Sanctuary of Our Lady of Ludźmierz
The Sanctuary of Our Lady of Ludźmierz in Ludźmierz, Poland is home to Our Lady of Ludźmierz, known as the Shepherdess of Podhale or in Polish Gaździna Podhala. The cult of Our Lady of Ludźmierz is strongly identified with the Góral people who live in the surrounding Tatra Mountains.
Ludźmierz is the oldest Roman Catholic parish in Podhale. Its history stretches back to the 13th century. In 1234 Teodor Gryfita began raising a simple wooden church with a shingled roof and three altars in Ludźmierz, after obtaining permission from the bishop of Kraków. To encourage settlement in the uninhabited area, Gryfita brought in Cistercian Monks from France, Italy and nearby Jędrzejów.
A simple wooden monastery was erected soon after, along with a number of other buildings used in agriculture. These buildings which burnt down in 1796, had been practically abandoned since 1245 due to the high frequency of raids by bands of Tatars and thieves and the monks moved to nearby Szczyrzyc. However the Cistercians ministered to the parish in Ludźmierz until 1824, when it came under the care of Diocesan priests.
In 1869-77 the old wooden church was dismantled, and in its place the current Neo-Gothic edifice was raised, and the Rococo altar with the figurine of Our Lady of Ludźmierz was moved into the new church. Pope John Paul II visited the sanctuary in 1997. In 2001 the church was declared a Minor Basilica.
Perhaps the most well-known story regarding the shrine is an incident during the crowning of the statue by Cardinal Stefan Wyszyński in 1963, attended by the future Pope John Paul II as Bishop of the Archdiocese of Kraków. The statue accidentally slipped during the ceremony and the future pontiff caught the scepter which had fallen out of the statue's grasp, a scene that was later interpreted as a prophecy of the young Bishop's future selection as Pope.
Statue of Our Lady of Ludźmierz
The figurine of Our Lady of Ludźmierz, which has drawn throngs of pilgrims since the Middle Ages was originally placed in one of the church's side altars, and it wasn't until 1776 that the statue made its way into the main altar. The statue of Our Lady of Ludźmierz is thought to be about 600 years old. The wooden statue itself is about 125 cm in height, and a replica is situated next to the "miraculous spring" next to the sanctuary.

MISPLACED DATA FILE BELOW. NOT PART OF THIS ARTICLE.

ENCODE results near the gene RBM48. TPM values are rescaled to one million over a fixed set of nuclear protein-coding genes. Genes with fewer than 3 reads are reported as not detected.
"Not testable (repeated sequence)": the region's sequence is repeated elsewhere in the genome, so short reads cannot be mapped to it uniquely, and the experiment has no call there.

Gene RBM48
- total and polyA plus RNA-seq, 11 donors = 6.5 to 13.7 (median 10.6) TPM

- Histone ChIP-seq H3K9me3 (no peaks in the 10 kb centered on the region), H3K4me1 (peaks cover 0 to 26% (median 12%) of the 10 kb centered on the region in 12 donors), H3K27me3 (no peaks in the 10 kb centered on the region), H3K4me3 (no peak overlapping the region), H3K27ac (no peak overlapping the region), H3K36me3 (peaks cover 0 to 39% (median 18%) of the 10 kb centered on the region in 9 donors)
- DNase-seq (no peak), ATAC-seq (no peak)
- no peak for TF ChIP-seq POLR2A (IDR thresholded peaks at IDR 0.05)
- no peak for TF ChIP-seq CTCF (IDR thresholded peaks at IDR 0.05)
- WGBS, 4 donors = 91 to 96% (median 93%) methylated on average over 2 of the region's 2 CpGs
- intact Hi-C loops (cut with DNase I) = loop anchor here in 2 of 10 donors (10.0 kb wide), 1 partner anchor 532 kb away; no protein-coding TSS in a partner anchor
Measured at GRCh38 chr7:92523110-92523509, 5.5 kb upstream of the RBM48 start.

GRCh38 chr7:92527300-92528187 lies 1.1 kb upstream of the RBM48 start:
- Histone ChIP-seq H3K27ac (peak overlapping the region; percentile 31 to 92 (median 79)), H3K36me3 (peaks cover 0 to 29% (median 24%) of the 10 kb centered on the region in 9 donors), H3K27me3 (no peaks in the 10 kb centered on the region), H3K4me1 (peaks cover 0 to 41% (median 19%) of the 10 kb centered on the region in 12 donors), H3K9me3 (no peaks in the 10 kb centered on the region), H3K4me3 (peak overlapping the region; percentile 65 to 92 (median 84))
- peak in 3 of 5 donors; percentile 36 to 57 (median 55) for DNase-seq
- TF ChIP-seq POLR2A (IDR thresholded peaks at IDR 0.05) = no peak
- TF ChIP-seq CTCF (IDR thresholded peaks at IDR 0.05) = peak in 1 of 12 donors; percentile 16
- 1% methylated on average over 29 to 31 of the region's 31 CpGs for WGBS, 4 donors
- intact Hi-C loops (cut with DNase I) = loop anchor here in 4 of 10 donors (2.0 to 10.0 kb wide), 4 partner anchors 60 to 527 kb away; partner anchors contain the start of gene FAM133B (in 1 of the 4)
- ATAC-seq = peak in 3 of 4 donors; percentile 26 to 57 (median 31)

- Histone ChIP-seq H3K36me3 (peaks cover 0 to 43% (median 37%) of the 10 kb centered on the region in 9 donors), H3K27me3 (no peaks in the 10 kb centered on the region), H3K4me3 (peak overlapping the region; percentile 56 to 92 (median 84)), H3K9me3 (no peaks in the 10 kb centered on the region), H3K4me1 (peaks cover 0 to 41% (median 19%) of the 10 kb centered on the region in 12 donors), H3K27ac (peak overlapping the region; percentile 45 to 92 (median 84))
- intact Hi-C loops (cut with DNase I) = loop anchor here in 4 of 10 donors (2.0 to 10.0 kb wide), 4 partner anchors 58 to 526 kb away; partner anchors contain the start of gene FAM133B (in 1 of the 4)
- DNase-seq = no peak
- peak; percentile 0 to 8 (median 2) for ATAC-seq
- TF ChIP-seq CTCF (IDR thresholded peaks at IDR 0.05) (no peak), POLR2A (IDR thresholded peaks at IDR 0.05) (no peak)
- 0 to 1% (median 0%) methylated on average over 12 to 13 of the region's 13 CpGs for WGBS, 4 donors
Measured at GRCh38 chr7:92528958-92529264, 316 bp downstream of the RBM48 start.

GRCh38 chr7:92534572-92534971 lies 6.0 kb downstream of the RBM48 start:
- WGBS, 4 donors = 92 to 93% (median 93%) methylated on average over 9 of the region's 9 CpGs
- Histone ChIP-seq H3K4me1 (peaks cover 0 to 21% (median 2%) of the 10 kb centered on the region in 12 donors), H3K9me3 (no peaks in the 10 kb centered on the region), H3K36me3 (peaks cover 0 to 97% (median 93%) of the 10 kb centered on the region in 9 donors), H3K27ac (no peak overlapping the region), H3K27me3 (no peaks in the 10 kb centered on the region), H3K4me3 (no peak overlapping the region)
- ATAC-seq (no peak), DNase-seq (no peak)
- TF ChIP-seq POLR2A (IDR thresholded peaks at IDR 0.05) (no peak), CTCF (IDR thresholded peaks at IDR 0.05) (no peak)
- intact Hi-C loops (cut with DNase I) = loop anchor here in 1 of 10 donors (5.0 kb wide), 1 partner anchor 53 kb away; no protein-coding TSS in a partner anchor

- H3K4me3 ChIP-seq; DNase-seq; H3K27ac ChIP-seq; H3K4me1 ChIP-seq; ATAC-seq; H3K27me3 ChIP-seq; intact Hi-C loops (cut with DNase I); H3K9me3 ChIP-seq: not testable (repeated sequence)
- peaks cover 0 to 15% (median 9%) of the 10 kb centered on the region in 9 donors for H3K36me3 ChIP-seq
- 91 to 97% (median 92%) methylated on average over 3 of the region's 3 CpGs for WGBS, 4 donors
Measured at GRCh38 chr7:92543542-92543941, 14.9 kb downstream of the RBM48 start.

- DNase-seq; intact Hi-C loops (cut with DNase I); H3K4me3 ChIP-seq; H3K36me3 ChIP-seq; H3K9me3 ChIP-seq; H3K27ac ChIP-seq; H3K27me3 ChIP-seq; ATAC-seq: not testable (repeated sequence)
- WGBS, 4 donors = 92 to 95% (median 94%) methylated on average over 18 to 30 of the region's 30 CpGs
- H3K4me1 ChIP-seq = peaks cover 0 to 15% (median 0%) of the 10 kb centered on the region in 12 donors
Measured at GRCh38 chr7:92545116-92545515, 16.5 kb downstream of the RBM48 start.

Multiple copies of the figure have spread all over the world, from the Pfarrkirche of St. Johannes Baptist in Baindt to the church of St. Mary of Częstochowa in Cicero. Most of the spread in devotion to Our Lady of Ludźmierz can be traced back to the outmigration of the Góral community out of their native Carpathian homeland.
There is a medieval legend from about 1400 that refers to the Shepherdess of Podhale or the Gaździna Podhala which refers to a Hungarian merchant on his way to Nowy Targ who after having lost his way in the nearby swamps, was miraculously led out by a mysterious lady to the church. When he understood that this mysterious figure had been Mary, the mother of Jesus, he attempted to kneel to give thanks in prayer when a miraculous spring burst forth. He pledged to commission a statue that would depict Mary as he'd seen her and bring it back to the church
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